French diplomat signals climate 'breakthrough'
France's top climate negotiator said Tuesday there has been a "breakthrough" in 46-nation talks in Paris to pave the way for a world pact to beat back global warming.
"This is a breakthrough," said Laurence Tubiana, at the close of the two-day ministerial meeting, pointing to a hard-won consensus on key points that have stymied negotiations ahead of a crucial UN conference at year's end.
Top diplomats representing all regional blocs agreed to a review every five years of collective carbon-cutting impacts once the agreement kicks in, Tubiana said.
The United Nations has embraced a goal of capping global warming to two degrees Celsius (3.6 degrees Fahrenheit) above pre-industrial levels, the threshold for dangerous climate impacts.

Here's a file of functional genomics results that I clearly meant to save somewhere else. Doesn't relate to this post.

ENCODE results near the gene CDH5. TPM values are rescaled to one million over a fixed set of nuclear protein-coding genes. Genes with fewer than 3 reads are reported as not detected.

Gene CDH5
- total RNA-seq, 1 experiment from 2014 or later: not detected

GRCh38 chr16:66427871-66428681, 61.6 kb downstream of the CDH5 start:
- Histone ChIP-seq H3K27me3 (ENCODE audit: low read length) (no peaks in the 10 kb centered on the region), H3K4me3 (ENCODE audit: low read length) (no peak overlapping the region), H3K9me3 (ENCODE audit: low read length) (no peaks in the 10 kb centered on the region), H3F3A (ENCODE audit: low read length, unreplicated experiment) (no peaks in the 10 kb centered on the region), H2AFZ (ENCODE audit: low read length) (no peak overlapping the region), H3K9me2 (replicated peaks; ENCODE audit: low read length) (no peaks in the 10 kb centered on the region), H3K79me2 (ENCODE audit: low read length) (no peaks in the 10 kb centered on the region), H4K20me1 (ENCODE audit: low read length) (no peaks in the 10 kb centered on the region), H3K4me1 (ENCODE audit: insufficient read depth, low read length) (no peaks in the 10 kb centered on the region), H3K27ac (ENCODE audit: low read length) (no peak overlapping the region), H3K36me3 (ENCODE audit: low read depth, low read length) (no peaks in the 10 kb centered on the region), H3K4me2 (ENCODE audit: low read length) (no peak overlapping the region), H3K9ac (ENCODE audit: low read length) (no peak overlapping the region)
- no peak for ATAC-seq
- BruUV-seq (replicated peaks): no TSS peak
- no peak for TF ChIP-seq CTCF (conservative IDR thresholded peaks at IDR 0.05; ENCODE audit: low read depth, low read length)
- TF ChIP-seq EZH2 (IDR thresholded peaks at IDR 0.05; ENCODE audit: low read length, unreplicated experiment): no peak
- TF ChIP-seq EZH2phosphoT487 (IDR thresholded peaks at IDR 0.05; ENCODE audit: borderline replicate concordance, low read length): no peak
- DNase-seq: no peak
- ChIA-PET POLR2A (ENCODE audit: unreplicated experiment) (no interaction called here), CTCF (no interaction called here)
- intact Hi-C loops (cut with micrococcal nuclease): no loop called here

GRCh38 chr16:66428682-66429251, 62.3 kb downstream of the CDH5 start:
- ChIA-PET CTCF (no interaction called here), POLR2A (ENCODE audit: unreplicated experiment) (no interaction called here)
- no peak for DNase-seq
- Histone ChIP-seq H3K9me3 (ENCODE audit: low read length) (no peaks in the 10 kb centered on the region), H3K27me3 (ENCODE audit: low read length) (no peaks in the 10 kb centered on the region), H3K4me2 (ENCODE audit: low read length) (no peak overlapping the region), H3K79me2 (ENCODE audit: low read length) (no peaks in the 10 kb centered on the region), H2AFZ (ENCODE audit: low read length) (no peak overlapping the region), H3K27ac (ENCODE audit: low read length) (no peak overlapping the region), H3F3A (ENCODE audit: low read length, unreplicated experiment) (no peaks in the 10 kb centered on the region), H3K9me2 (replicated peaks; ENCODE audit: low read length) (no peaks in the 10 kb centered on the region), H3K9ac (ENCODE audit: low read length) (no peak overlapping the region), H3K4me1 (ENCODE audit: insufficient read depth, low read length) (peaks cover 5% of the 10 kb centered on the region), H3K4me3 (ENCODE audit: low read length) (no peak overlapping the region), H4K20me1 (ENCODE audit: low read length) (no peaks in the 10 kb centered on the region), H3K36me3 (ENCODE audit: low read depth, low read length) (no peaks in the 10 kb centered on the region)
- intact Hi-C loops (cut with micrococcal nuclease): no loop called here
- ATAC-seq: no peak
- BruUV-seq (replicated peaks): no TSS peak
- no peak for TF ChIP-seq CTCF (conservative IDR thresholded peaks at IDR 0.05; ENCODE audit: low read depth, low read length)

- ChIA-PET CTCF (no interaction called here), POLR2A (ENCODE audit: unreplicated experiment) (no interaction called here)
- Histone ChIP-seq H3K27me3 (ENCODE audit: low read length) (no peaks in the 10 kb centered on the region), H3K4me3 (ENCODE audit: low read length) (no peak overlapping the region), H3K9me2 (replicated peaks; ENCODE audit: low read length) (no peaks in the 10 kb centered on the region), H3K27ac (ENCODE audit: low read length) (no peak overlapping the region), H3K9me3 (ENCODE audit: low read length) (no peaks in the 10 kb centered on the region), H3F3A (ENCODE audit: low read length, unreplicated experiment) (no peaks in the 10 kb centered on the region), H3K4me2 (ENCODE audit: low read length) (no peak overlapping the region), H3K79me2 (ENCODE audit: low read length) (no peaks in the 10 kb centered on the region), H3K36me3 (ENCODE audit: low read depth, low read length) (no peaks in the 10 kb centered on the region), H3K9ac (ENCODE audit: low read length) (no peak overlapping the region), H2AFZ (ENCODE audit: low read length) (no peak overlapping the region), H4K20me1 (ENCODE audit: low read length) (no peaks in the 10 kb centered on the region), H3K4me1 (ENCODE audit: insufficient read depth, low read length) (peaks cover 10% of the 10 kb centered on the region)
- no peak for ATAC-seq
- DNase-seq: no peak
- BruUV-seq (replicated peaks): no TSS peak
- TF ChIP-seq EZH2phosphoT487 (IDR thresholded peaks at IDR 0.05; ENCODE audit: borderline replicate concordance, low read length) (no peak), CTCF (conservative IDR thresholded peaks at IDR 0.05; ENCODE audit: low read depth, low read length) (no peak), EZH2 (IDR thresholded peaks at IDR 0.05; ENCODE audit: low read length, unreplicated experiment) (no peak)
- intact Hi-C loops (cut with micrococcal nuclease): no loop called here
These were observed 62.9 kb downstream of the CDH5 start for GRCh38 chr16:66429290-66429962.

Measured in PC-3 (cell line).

But because national pledges being made ahead of the November 30-December 11 conference are voluntary, there is no guarantee that they will add up.
The new consensus on a review process "means the accord will be durable," Tubiana said. "We went into this meeting asking if we would have to renegotiate the accord in 2030. We left knowing this will not be the case."
Tubiana also said that all countries present in Paris favoured the principle of external verification of national measures taken to honour their CO2 reduction pledges.
"There are still a lot of details to be worked out, but the idea of everyone accepting to be verified within a common framework is very significant," Tubiana said.
© 2015 AFP